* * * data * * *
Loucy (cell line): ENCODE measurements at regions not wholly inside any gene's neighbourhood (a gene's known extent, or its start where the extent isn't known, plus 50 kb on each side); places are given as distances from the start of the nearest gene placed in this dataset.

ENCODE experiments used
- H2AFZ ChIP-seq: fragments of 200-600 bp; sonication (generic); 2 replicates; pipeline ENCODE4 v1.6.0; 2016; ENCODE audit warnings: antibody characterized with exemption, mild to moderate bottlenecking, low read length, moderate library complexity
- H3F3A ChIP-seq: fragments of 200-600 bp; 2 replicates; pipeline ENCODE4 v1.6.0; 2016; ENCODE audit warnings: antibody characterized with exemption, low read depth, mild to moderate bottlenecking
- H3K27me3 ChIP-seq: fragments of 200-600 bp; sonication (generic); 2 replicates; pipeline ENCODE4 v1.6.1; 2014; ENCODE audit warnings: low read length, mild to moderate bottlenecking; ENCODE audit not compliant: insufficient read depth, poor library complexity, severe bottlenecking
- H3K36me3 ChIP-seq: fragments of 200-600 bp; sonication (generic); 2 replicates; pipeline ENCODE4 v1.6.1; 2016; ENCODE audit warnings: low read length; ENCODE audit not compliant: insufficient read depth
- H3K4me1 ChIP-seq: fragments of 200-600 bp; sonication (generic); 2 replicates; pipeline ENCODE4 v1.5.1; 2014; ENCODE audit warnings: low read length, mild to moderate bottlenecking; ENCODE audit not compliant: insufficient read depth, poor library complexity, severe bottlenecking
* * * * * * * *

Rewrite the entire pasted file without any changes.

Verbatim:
Loucy (cell line): ENCODE measurements at regions not wholly inside any gene's neighbourhood (a gene's known extent, or its start where the extent isn't known, plus 50 kb on each side); places are given as distances from the start of the nearest gene placed in this dataset.

ENCODE experiments used
- H2AFZ ChIP-seq: fragments of 200-600 bp; sonication (generic); 2 replicates; pipeline ENCODE4 v1.6.0; 2016; ENCODE audit warnings: antibody characterized with exemption, mild to moderate bottlenecking, low read length, moderate library complexity
- H3F3A ChIP-seq: fragments of 200-600 bp; 2 replicates; pipeline ENCODE4 v1.6.0; 2016; ENCODE audit warnings: antibody characterized with exemption, low read depth, mild to moderate bottlenecking
- H3K27me3 ChIP-seq: fragments of 200-600 bp; sonication (generic); 2 replicates; pipeline ENCODE4 v1.6.1; 2014; ENCODE audit warnings: low read length, mild to moderate bottlenecking; ENCODE audit not compliant: insufficient read depth, poor library complexity, severe bottlenecking
- H3K36me3 ChIP-seq: fragments of 200-600 bp; sonication (generic); 2 replicates; pipeline ENCODE4 v1.6.1; 2016; ENCODE audit warnings: low read length; ENCODE audit not compliant: insufficient read depth
- H3K4me1 ChIP-seq: fragments of 200-600 bp; sonication (generic); 2 replicates; pipeline ENCODE4 v1.5.1; 2014; ENCODE audit warnings: low read length, mild to moderate bottlenecking; ENCODE audit not compliant: insufficient read depth, poor library complexity, severe bottlenecking